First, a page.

It’s that time of the year when the Public Accounts Committee (Committee of Public Accounts) add their tuppence to the Bounce Back Loan scheme via another of their House of Commons Committee reports, with recommendations to government.
The Government has two months to respond to anything they have asked, for reference the one I will be quoting is called the Forty-Fifth Report of Session 2022–23 published today the 26th of April 2023 and if you want to work your way through it, follow this link:
However, here are a few things that are notable from that report, which has rattled Members of that Committee:
Lack of curiosity surrounding lenders’ performance in the Bounce Back Loan Scheme
The Bounce Back Loan Scheme (BBLS) is the largest of the Covid-19 business support loan schemes, with 1.6 million loans approved, totalling £47.4 billion.19 BBLS gave the lender a full (100%) government-backed guarantee against the outstanding balance of the facility (both capital and interest).20
The British Business Bank, one of the Department’s partner organisations, was responsible for delivering the business support loan schemes, including the BBLS.
We acknowledged in our previous report that the Department acted at speed, but left the taxpayer at risk of large losses due to fraud and error.
In order to roll the scheme out quickly, agreements allowed lenders to follow their own ‘business as usual’ procedures for monitoring, chasing payment, and identifying fraud for government backed loans.
The Department included limited requirements for lenders to collect and share data.
Lenders self-report on performance within the British Business Bank’s portal, and the Department has published data on this performance as at 31 July 2022.22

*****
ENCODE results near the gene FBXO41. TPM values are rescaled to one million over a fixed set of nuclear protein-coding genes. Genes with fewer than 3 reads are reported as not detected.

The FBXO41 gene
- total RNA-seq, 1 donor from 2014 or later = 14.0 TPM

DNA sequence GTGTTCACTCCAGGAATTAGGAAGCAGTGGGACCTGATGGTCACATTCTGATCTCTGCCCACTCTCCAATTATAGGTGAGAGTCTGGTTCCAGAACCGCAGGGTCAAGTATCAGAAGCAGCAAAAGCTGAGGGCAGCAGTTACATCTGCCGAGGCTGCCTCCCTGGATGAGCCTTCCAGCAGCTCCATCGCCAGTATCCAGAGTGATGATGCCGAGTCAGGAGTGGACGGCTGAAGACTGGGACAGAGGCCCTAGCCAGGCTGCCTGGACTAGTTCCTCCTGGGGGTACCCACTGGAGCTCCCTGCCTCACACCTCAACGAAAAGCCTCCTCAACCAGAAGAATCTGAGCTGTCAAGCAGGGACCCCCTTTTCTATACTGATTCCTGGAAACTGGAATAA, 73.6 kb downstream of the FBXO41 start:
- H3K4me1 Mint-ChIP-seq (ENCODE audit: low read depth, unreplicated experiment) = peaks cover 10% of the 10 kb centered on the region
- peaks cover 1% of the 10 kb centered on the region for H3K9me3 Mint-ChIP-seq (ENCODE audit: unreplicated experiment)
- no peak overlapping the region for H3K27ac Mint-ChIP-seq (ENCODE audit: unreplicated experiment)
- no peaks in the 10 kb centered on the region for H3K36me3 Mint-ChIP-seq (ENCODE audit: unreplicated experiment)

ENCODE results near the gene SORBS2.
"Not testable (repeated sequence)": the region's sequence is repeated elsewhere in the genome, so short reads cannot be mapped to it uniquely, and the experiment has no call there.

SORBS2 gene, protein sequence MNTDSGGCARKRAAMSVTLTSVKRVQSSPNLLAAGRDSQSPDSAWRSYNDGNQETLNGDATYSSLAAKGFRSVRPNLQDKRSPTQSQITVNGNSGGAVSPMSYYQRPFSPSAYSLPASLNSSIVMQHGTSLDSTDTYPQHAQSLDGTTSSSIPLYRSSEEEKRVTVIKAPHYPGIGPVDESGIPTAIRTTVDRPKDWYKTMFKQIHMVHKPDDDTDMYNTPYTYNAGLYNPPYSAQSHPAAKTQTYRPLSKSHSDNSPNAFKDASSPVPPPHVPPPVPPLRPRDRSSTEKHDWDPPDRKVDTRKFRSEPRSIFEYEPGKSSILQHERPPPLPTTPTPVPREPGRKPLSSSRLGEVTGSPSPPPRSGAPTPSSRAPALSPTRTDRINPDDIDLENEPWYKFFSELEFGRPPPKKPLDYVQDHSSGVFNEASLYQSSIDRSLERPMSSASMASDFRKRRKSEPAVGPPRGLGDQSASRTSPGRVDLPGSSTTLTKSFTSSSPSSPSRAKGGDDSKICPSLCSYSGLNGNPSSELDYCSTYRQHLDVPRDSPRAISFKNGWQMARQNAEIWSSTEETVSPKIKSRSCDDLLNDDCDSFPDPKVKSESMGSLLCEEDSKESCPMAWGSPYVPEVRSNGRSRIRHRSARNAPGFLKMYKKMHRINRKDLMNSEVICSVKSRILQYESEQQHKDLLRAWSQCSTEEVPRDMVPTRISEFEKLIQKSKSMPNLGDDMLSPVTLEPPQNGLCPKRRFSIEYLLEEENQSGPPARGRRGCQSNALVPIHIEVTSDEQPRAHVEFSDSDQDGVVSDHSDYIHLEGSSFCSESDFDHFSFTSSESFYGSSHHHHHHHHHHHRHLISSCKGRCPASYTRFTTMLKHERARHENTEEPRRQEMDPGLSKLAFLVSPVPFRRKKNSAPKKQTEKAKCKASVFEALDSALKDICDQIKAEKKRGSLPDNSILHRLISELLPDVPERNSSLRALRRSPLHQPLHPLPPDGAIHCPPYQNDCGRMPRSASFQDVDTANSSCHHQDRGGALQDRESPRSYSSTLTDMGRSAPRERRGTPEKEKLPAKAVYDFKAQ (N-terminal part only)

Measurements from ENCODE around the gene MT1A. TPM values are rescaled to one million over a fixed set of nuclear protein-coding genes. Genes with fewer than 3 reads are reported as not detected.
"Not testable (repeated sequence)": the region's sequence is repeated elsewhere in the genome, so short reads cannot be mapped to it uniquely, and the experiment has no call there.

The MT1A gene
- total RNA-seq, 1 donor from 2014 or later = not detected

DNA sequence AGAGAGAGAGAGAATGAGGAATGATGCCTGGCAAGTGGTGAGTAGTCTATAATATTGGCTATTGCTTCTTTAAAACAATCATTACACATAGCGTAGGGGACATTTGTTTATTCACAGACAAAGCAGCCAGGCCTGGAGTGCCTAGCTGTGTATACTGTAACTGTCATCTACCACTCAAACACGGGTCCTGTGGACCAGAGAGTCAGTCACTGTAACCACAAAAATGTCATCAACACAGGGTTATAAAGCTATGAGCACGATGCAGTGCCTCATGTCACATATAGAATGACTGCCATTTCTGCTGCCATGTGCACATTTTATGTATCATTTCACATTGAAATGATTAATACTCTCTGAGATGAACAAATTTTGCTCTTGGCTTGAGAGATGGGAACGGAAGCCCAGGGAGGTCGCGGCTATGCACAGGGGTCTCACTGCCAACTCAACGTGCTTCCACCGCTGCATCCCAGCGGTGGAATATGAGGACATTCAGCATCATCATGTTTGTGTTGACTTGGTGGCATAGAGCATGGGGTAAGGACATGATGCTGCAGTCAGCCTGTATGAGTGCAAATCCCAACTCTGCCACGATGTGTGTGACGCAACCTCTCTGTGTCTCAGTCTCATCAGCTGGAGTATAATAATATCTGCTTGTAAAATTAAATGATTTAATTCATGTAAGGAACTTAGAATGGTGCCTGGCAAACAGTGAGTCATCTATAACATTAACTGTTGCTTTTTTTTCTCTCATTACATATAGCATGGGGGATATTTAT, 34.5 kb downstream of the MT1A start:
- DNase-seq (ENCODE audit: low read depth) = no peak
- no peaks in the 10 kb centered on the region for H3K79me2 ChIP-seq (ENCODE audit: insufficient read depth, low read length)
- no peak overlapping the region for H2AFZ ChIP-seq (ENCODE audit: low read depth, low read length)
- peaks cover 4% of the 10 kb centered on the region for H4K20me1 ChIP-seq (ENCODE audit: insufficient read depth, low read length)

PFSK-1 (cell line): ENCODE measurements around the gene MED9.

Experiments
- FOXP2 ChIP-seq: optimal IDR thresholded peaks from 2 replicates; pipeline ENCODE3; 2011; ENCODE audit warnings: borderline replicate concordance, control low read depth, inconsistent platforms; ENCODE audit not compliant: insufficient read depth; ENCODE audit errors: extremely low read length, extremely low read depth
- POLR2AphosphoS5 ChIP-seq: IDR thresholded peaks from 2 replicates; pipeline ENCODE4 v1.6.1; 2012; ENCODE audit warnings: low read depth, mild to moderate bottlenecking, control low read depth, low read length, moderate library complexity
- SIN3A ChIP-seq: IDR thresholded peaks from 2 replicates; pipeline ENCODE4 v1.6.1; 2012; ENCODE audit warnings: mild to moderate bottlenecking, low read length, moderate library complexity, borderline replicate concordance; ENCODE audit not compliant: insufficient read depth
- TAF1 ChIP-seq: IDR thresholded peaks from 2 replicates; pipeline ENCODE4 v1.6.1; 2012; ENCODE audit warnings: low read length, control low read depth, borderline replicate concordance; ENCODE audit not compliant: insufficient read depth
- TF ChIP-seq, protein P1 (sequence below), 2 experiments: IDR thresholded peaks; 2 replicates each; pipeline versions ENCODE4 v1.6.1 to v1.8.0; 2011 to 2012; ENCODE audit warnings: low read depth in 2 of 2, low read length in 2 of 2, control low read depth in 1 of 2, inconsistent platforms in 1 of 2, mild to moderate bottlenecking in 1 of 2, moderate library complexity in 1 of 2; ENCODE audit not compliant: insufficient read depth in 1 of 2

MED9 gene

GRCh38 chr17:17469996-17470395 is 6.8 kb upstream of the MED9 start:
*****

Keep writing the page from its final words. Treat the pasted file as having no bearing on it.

The portal was designed for administering the guarantee rather than managing the loans.
Due to lenders following their ‘business as usual’ procedures there is inconsistency in the data reported which makes interpretation difficult.
We asked the Department what actions they were taking where lenders were not performing to standard, and they told us that differences in the data were not necessarily reflective of performance differences, due to differences in circumstances and strategies.
The Department gathers information from the lenders in addition to the (notably limited) requirements in original agreements.
We had also taken evidence from NatWest, HSBC, Starling Bank and Paragon Bank.
The lenders told us that all information requested by the Department has been provided.
However, the Department has not established the full extent of the information held by lenders in order that this can be investigated further, while the banks told us they hold additional information which has not been requested.
Counter fraud activity on the Bounce Back Loan Scheme
The inadequacy of the Department’s initial fraud response on the Bounce Back Loan Scheme has been well documented, through our previous report, and the most recent NAO report on this topic. This included the lack of initial liaison with the Cabinet Office, and the lack of an appropriate in-house counter fraud function.
The Department has made progress in its fraud response. The Fraud Risk Assessment has been updated, although this identified additional fraud risks which were not considered at the point the scheme was launched.
Notably, the Department told us about the improvements which have been made to the ongoing Recovery Loan Scheme as a result of learning from the Bounce Back Loan Scheme, such as permissions for sharing data, data systems and governance, and bulk objections for dissolving companies with an outstanding loan.
However, funding for counter fraud activities remains low, with limited recoveries being made. The Department’s National Investigation Service (NATIS), a law enforcement agency partnered with the Department since September 2020, has received £13.2m in funding.
The Department told us that NATIS have 558 open investigations, recovered £5.8 million of irregular payments, and arrested 58 individuals in connection with Bounce Back Loan Scheme fraud.
The Department stated that the low level of funding for NATIS, compared to DWP’s spend on counter fraud is due to the focus on the most serious organised crime elements of fraudulent activity, and the fact that the bulk of anti-fraud work is undertaken by the lenders themselves.